it isof course desirable that they be different in their disintegration retarding action. Presently preferred agents of this character are vinyl acetate (e.g. Bakelite Vinyl Resin AYAC) and refined shellac (so-called pharma ceutical glaze).
The coloring materials are preferably certified food colors; any of these may 'be employed. Wherethe un treated medicament is white, good contrast is obtained when the other portions are green and orange respectively. In this connection, use may be made, if desired, of F. D. &'C. Green No. 3 and D. & C. Orange No. 4, both 3,044,938 Patented July 17, 1962 L of which are certified food colors (specifications for both of these dyes are found in the bulletin issued September 1940S.R.A., F.D.C. 3, published by the Federal Security Agency on coal-tar color regulations). However, other non-toxic and pharmaceutically approved coloring materials may just as well be employed.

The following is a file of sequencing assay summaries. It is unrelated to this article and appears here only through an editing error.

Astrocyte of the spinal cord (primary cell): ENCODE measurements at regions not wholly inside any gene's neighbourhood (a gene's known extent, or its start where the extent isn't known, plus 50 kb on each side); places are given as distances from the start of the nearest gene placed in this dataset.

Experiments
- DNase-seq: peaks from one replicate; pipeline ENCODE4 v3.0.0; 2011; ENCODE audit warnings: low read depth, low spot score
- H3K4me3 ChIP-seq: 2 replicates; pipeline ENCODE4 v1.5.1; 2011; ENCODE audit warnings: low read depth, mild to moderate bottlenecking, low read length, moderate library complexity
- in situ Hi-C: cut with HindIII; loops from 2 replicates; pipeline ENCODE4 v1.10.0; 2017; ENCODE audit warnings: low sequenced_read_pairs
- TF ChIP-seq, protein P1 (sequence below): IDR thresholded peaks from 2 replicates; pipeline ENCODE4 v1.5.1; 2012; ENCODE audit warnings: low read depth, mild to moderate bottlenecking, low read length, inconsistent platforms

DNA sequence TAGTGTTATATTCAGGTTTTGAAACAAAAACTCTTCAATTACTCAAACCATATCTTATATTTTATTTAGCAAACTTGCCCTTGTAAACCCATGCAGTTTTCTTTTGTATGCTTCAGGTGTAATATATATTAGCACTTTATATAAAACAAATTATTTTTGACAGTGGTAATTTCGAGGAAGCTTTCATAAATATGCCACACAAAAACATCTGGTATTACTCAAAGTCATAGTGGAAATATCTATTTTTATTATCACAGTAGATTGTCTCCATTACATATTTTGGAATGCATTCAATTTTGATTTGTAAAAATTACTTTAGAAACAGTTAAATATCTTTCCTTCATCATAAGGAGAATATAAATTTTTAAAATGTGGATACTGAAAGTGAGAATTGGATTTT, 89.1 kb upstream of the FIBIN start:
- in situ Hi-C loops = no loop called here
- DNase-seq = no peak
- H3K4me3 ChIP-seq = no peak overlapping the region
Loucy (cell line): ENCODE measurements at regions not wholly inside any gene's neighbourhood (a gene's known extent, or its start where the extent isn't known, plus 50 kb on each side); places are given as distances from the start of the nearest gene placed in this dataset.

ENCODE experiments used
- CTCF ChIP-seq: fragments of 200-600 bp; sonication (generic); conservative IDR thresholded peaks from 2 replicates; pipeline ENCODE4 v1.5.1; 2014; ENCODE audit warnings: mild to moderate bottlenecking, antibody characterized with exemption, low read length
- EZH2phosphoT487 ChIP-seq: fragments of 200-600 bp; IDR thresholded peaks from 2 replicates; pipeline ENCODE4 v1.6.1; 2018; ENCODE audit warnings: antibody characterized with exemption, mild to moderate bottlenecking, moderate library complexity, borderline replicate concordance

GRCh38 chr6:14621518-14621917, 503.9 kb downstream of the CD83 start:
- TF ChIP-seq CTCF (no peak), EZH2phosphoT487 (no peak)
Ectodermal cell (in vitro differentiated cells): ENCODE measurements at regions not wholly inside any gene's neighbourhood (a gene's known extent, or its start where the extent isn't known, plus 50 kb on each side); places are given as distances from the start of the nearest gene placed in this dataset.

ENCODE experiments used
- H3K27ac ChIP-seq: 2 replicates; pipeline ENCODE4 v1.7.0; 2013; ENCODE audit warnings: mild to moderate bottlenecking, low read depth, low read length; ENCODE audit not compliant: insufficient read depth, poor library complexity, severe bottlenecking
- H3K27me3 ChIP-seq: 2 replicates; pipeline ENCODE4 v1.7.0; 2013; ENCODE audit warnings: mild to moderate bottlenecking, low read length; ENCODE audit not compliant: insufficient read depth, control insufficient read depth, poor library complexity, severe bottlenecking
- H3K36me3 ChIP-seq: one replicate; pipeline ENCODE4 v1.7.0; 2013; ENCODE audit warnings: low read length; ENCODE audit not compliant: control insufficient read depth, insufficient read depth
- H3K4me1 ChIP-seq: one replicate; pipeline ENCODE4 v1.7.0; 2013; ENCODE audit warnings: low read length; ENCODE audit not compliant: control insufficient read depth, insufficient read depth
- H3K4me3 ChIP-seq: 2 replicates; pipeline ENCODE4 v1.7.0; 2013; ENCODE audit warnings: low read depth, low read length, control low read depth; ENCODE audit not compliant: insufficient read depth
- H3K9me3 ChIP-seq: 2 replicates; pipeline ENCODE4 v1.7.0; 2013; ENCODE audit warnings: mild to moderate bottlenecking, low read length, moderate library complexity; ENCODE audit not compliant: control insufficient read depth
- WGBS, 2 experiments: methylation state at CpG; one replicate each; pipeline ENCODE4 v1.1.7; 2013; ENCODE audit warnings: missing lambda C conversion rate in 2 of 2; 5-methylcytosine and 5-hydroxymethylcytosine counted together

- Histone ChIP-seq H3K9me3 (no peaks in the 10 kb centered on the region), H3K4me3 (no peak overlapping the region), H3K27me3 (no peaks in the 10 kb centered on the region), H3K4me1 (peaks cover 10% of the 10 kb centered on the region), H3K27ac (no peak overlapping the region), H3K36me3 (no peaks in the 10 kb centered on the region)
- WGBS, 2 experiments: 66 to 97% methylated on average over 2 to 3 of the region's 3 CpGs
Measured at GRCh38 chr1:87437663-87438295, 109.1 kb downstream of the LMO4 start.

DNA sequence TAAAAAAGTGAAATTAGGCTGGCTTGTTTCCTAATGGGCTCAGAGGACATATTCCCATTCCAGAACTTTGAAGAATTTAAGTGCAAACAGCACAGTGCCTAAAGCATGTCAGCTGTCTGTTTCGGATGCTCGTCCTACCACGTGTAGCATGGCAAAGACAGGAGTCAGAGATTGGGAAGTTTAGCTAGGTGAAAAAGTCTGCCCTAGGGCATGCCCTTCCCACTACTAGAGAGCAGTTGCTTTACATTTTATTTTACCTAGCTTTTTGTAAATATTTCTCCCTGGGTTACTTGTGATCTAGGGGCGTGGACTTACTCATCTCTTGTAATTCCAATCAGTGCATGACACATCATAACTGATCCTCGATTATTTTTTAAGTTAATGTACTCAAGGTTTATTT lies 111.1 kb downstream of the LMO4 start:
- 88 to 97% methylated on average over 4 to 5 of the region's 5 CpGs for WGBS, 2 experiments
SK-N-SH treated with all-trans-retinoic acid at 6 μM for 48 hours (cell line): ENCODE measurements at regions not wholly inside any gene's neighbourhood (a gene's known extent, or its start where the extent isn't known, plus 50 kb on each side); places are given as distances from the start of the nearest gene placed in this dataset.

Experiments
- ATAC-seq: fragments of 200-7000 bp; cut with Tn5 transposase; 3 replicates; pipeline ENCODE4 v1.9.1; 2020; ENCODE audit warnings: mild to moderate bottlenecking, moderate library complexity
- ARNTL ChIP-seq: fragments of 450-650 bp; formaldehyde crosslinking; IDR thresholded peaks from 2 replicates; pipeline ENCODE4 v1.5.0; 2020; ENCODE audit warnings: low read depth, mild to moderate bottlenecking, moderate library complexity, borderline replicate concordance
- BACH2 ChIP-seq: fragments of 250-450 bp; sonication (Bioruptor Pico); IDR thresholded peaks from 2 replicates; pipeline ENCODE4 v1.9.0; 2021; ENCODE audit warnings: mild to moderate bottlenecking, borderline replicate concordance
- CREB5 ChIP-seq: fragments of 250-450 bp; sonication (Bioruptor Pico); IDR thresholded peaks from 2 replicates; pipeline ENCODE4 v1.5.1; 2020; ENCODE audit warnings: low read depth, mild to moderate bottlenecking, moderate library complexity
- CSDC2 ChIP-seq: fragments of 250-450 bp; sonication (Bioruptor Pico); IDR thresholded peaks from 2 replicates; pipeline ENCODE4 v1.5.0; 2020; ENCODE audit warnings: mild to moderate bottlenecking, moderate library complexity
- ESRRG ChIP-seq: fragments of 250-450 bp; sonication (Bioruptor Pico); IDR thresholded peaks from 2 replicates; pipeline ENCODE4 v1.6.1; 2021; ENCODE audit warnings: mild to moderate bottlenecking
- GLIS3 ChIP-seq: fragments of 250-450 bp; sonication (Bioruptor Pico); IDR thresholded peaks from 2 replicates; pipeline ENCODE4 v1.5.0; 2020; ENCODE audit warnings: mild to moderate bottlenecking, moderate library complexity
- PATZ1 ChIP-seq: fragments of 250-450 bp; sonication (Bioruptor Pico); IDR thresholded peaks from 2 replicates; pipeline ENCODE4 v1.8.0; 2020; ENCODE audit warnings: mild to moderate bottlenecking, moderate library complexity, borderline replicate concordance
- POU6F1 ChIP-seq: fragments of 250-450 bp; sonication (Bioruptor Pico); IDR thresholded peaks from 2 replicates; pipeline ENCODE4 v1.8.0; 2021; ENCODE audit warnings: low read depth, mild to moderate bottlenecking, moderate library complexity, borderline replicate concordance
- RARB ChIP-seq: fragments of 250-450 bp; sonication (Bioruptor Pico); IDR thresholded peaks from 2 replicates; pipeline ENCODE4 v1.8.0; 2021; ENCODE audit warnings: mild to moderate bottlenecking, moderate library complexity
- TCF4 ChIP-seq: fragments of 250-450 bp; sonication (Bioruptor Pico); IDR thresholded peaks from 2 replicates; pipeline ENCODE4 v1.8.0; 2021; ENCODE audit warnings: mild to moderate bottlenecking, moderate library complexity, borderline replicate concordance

The invention is applicable to a wide variety of pharmaceuticals, as will be evident from the representative embodiments set forth in the following illustrative examples. In these examples the parts are by weight.
Example 1 This example illustrates the application of the invention to produce a sedative and antispasmodic tablet of sustained action.